So why pretend that you know what you’re doing? You can acknowledge that you’re still learning. While setting up your interview, tell your sources that you’re new at this, and are going to try your best not to mess it up. Chances are, this will put them at ease. It might even inspire them to open up more than they otherwise would. If you get flustered or make a misstep, you can simply ask them to forgive your inexperience. In the right situations, they will not only forgive you, they’ll end up rooting for you too.

 Role Model: You.

Word to the Wise

Beware, however, of taking The Student too far. Revealing and even playing up your inexperience can never atone for wasting the source’s time by either being obnoxious or unprepared.



This is a variation on The Student and can be employed long after you leave college. The premise is basically this: “Aw shucks, I’m just a journalist trying to learn all about this fill-in-the-blank and I need you to spell it out for me to make sure I understand.”

Why would you essentially play dumb, you may ask? Well, because it gets the job done. People love explaining something they know to someone who doesn’t. It’s human nature. The Aw Shucks allows your source to feel good about him or herself while giving you the clear, comprehensive information you need. You already know that you’re smart, and you can continue to prove it by putting pride aside in the name of a killer interview.

Role Model: Susan Orlean, a longtime writer for The New Yorker. “I don’t play dumb or helpless, but I try not to come off as slick and sophisticated. It is useful, but the fact is that this is also the way I feel: far from home, nervous about the story, somewhat exposed. (One of my sources) had this kind of protective relationship with me: “What’s a little girl like you doing out here?’ He was always acting exasperated at my goofiness, joking about how many times he had to tell me the name of a particular flower.”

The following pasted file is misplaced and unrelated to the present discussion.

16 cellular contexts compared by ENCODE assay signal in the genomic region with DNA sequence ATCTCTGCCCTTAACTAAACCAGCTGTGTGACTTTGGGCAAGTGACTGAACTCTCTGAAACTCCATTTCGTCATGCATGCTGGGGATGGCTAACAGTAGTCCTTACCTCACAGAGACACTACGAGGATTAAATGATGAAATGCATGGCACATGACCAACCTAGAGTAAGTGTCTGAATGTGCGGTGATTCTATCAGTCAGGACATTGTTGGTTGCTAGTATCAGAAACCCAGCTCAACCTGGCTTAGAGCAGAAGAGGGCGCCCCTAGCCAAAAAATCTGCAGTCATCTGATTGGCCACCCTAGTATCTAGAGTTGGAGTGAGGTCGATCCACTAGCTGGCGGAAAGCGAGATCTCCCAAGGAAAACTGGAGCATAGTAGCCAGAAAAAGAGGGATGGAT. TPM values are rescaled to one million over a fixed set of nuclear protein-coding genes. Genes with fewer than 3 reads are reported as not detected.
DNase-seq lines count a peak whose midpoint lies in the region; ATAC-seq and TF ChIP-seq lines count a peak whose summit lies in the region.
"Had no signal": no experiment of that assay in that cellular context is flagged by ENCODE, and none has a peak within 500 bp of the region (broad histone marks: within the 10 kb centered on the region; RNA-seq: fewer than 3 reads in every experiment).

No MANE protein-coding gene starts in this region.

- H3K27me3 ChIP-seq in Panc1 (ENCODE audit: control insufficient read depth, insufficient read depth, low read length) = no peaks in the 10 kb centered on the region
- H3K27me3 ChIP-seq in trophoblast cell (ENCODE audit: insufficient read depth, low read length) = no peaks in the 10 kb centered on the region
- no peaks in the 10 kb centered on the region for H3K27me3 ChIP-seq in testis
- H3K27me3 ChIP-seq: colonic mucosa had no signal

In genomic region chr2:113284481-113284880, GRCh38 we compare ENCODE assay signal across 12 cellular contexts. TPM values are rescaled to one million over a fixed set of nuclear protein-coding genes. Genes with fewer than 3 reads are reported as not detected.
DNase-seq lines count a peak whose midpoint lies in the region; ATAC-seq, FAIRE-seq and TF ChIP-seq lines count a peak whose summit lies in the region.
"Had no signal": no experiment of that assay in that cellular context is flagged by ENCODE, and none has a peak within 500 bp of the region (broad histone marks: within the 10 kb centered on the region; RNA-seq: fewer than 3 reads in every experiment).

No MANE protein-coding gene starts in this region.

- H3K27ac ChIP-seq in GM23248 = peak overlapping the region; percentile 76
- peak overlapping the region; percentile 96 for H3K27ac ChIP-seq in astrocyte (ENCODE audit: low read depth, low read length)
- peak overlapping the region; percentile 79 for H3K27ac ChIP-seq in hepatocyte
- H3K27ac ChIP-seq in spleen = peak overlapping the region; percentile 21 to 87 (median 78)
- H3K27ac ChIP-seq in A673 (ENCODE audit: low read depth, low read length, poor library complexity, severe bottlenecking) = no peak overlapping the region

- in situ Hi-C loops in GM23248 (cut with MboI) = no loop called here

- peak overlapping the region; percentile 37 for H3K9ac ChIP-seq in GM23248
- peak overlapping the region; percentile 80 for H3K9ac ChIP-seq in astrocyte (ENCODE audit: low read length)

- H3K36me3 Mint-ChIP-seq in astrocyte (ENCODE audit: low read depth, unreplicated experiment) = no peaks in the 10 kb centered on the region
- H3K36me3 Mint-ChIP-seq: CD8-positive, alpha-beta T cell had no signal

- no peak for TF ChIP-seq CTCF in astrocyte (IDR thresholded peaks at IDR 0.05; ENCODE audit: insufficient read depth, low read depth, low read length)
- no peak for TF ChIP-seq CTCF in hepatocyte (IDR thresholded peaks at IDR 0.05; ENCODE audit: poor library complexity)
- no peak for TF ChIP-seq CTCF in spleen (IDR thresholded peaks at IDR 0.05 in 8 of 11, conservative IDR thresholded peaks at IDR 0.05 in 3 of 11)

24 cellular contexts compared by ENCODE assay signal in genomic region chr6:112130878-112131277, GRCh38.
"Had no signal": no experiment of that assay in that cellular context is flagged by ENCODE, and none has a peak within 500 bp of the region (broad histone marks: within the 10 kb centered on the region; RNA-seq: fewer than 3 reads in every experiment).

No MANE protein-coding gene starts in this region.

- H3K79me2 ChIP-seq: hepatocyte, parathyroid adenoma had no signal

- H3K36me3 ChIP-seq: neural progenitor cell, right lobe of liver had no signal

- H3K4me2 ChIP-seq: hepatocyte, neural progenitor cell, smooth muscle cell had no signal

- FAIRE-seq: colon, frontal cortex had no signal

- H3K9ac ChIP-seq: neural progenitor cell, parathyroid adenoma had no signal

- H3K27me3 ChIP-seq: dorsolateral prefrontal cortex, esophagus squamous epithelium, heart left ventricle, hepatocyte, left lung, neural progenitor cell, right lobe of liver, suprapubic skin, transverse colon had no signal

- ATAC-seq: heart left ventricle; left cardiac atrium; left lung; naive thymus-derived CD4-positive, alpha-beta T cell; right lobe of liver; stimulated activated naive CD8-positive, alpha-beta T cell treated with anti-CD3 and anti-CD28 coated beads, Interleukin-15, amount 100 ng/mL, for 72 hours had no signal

Word to the Wise

Similar to The Student, The Aw Shucks should never be used to mask the fact that you haven’t done your research, and is best employed when you’re trying to distill complicated information down to its simplest explanation.



One of the best profile writers is, in my opinion, a mild-mannered, mustachioed man named Gary Smith. A longtime writer at Sports Illustrated, Smith built his career on writing deep, insightful profiles that reveal more than the story of one person — they reveal something universal about the human condition. For example, a story about a college football coach who lied on his resume instead becomes a meditation on why people lie. As one of his subjects told The New York Times: “People warned me he’d get deep inside my head, but I had no idea. That piece could have saved me 20 years of psychoanalysis.” Smith is called the “Sports Whisperer” for a reason.

This kind of interviewing goes far beyond searching for the ‘what’ and delves deep into the ‘why.’ It involves thinking deeply about who your source is and what story you’re trying to tell, asking insightful questions and, most importantly, creating an environment where your source feels comfortable answering them.

But how do you do that, exactly? As with all interviewing, it takes both practice and patience. The Sports Whisperer himself told Poynter this:

“A lot of times it’s rephrasing a question three, four or five ways. A lot of us have the pat answer or the safe answer or the quick answer, [which is] is the first answer we’ll give. Sometimes it takes that many times of coming back at it in a slightly different way to unlock a little something more.”